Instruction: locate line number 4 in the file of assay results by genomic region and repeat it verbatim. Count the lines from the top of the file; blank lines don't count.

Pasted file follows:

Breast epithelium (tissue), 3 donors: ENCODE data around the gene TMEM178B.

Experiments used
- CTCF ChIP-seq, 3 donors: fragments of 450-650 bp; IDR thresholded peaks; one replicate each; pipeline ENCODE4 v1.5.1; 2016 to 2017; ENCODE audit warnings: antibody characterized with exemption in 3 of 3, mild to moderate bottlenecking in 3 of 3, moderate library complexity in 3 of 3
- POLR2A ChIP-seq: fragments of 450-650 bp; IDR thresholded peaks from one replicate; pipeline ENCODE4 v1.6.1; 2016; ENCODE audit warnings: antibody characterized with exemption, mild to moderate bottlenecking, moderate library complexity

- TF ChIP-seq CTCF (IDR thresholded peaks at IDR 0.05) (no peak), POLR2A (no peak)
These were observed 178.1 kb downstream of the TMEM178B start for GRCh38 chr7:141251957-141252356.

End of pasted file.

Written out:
- POLR2A ChIP-seq: fragments of 450-650 bp; IDR thresholded peaks from one replicate; pipeline ENCODE4 v1.6.1; 2016; ENCODE audit warnings: antibody characterized with exemption, mild to moderate bottlenecking, moderate library complexity